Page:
All startup app developers dream of ‘going viral’.
In this article, I’m going to show you four important steps for building a viral app. These tactics have been used by hugely successful apps like Candy Crush, DropBox, Uber and Instagram.
Of course, not every app that follows these steps is guaranteed to go viral. But you’ll definitely improve your chances if you keep these important principles in mind while you are building, marketing and updating your mobile app.
This is something that any app developer can do for you if the strategy is carefully constructed.
What is virality?
When most people think of virality, they think, “share it to Facebook”.
Building an app that will go viral is more than just throwing in a ‘share’ or ‘invite friends’ button onto a few screens.
For an app to go viral, it needs to have viral features built into its architecture.
1. Engineer your viral loop
A viral loop is the steps a user goes through between entering your app and inviting the next set of new users.
You may already have the features available to share your app – integration with social media APIs, widgets on all your channels, etc.
The point of creating a loop is to optimise the set of steps users have to go through to actually use these share features, so you are increasing conversions.
Here is YouTube’s viral loop as an example:
- The viewer’s first encounter will probably be a video embedded in a page (on social media, a blog, or a news publication.
- If they like it, at the end of the video there’s an embed code that can be directly copied
- Or, if they don’t want to embed or e-mail that video, other videos are recommended at the end of the process so that people can try those, and potentially embed a different one.
Step 1: Identify your viral media
Through which media will people enter your loop? You’ve got a few channels available to you – social media, email, SMS etc.
Choose your viral media based on the ease of integration and which media has the highest response rate.
Step 2. Design your funnel
How will you push people to the next step after entering the loop?
Your funnel should be as short and accessible as possible – every new page a user has to open is a barrier to sharing.
Keep it less than two screens, and optimise each screen with compelling copy and design.
Step 3. Identify your app’s viral hook
What is the one feature of your app that will make people want to put it all over their newsfeeds, share it over email and more?
The best examples give people an avenue for personal expression (avatars, music, unique content) or a communication mechanism (messaging like Snapchat, videos like Dubsmash).
Step 4. Add ‘on-ramps’
On-ramps are ways that let people discover your viral loop and begin the process.
Ideal places for on-ramps are your website, paid advertising, app store optimisation and publicity.
2. Seed other social networks
To increase frequency of use consider integrating your app with other devices and platforms and ensure this integration is seamless.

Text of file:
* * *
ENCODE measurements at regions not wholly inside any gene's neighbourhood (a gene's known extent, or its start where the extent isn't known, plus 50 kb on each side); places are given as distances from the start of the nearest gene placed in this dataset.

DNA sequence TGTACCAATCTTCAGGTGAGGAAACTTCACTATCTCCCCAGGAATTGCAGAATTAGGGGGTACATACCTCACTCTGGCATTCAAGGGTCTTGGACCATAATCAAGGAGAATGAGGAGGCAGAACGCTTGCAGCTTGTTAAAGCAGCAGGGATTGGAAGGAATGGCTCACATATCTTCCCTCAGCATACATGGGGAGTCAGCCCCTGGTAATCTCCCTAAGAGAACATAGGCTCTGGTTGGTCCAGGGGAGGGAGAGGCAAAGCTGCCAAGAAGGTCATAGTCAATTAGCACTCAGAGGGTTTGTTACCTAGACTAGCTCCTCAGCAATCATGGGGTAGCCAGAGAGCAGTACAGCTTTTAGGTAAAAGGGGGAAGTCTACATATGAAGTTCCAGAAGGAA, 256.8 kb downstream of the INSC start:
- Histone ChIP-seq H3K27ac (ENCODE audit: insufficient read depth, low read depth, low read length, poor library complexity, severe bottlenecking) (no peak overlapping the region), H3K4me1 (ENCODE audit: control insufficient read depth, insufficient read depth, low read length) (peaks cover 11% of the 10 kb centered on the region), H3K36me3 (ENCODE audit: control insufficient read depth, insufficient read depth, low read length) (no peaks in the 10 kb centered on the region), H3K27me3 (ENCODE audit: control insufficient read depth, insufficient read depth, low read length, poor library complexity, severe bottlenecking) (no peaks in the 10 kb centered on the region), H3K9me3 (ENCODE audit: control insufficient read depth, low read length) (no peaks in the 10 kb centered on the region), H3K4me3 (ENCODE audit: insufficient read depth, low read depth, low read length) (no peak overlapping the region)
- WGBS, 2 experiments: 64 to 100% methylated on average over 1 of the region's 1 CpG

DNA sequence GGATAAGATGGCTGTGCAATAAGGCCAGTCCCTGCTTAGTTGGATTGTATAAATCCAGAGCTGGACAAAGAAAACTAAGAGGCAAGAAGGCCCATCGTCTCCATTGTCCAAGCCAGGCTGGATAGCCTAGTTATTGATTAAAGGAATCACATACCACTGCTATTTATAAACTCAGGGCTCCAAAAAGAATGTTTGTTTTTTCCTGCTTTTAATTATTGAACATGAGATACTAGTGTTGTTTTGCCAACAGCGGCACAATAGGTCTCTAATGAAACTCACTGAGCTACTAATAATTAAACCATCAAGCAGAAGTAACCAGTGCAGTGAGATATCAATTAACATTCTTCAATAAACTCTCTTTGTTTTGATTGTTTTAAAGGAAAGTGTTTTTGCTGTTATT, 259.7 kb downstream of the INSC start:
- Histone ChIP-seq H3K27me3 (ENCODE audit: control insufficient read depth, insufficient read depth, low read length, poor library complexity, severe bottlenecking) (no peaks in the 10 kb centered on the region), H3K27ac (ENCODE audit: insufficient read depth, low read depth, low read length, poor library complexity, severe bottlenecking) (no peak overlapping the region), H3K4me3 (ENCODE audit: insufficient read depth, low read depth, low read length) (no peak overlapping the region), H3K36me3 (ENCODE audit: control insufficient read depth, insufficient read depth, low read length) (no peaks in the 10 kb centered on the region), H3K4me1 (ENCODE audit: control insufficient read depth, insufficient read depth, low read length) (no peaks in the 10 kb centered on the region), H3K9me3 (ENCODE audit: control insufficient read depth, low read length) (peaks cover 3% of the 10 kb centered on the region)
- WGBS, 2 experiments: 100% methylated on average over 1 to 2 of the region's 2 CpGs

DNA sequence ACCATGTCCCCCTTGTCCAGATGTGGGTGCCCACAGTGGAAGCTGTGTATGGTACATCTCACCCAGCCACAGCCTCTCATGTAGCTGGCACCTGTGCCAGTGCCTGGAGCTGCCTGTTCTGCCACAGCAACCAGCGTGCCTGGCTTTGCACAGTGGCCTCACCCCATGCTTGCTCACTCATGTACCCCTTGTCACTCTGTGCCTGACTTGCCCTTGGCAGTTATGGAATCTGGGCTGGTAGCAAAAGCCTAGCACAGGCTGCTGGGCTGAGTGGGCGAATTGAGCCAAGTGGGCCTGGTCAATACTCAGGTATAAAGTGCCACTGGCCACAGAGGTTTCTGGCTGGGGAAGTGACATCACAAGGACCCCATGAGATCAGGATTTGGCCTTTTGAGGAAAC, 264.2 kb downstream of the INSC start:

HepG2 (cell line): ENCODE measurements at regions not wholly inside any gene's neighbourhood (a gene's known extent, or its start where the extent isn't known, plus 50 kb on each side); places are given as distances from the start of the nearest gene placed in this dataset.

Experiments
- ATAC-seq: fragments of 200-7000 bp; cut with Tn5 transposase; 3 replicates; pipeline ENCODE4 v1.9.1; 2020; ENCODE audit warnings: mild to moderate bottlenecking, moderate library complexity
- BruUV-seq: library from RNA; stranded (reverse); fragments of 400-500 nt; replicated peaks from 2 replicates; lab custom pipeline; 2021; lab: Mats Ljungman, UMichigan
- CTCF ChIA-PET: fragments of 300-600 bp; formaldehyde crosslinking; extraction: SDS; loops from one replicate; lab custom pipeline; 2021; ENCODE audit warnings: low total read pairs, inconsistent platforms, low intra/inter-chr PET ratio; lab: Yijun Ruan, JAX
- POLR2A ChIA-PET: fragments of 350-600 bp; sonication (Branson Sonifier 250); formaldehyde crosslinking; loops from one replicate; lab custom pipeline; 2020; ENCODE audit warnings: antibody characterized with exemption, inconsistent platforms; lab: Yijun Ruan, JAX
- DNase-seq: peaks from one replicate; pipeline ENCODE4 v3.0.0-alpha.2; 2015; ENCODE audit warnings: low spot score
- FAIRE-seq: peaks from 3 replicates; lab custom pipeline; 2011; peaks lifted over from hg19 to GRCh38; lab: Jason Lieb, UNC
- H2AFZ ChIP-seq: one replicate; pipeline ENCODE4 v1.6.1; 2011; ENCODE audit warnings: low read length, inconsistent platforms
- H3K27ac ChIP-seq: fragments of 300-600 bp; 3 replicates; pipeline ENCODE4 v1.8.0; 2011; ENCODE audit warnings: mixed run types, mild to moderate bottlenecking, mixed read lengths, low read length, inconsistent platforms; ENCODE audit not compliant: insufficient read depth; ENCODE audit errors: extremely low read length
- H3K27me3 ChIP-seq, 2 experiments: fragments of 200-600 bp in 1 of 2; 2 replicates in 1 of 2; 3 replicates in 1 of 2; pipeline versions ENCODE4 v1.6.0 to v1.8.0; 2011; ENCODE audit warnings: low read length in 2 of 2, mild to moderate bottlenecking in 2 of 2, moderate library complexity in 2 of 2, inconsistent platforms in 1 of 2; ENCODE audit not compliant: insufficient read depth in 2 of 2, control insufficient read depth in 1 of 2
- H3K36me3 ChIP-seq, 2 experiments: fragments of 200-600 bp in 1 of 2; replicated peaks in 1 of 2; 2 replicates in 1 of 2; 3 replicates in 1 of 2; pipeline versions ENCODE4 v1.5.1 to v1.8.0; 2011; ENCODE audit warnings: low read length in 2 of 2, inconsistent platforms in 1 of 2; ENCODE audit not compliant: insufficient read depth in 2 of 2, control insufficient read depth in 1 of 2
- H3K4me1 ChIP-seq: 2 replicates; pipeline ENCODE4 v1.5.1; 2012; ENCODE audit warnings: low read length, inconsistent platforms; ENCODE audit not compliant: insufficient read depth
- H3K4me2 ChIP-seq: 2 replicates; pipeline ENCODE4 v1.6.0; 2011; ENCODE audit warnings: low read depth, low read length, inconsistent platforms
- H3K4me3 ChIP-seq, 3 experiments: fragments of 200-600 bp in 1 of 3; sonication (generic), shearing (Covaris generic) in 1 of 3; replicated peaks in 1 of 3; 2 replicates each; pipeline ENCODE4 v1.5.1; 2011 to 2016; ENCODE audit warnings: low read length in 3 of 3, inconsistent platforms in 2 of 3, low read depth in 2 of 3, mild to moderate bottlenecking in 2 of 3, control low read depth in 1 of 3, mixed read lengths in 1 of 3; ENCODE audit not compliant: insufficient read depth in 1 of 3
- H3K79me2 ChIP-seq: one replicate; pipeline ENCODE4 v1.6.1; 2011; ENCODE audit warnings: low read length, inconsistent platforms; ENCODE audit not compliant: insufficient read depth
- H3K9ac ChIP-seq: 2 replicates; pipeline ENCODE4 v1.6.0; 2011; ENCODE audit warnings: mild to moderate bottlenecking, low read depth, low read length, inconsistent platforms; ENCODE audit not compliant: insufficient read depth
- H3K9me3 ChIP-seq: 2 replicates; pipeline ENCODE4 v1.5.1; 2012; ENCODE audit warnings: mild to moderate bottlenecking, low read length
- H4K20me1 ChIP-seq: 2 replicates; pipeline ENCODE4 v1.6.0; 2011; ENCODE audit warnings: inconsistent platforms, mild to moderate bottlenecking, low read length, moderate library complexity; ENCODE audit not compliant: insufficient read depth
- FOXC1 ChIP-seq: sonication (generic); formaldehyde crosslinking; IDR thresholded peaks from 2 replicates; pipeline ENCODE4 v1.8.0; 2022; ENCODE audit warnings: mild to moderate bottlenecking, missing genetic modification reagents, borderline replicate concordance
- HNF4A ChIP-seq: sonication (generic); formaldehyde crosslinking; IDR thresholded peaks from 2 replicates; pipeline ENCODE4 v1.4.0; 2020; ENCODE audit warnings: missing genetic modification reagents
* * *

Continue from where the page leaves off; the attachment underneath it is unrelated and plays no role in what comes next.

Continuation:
This is how Instagram went viral.
Instagram leveraged existing social networks like Facebook, Twitter and FourSquare when it first launched as a way to gain new users.
Instagram encouraged users to share their images on these social networks and it allowed Instagram to find new users from these channels and get additional adopters.
This is one reason why branding is so important for mobile apps. A strong brand will translate across all mediums and channels.
A simple way to increase recognition across channels is to incorporate a signature into the product being shared.
‘Powered by X, ‘Sent using X’, ‘Created using X’ are all ways to increase brand awareness among potential new users entering your loop.
Personal endorsements are still incredibly powerful for on-boarding new users.
Based on past successes with referral marketing, incentives that give equal benefit to the referrer and invitee seem to work best.
This ensures your existing users are engaged as well as your new users – win-win.
An app that has had enormous success with this is Dropbox.
They give the referrer and the invitee extra space on their Dropbox account when they get new signups.
Uber also uses this scheme – in Australia, existing users are given a ‘free ride’ (up to the value of $25) for every new user they get to sign up.
The invitee also gets the same deal.
These free rides are one of Uber’s key growth drivers.
4. Find the ‘happy moment’
Just like you wouldn’t ask a new user for a review on the app store straight off the bat, neither should you ask for a share or a referral if the user hasn’t been using your app for long.
Monitor your app analytics to identify the ‘happy moment’ – the moment where users will be most likely to share your app with their friends.
You’ll increase conversions if you prompt them at the ideal time.
FitBit has a lot of success asking for shares when the user has just achieved one of their creative, custom badges.
Above all, the best advice I can give you for encouraging app virality is to build an app that has a flawless user experience and continually delivers value to its users.
Do that and sharing will happen naturally, with a bit of a nudge from applying these viral techniques.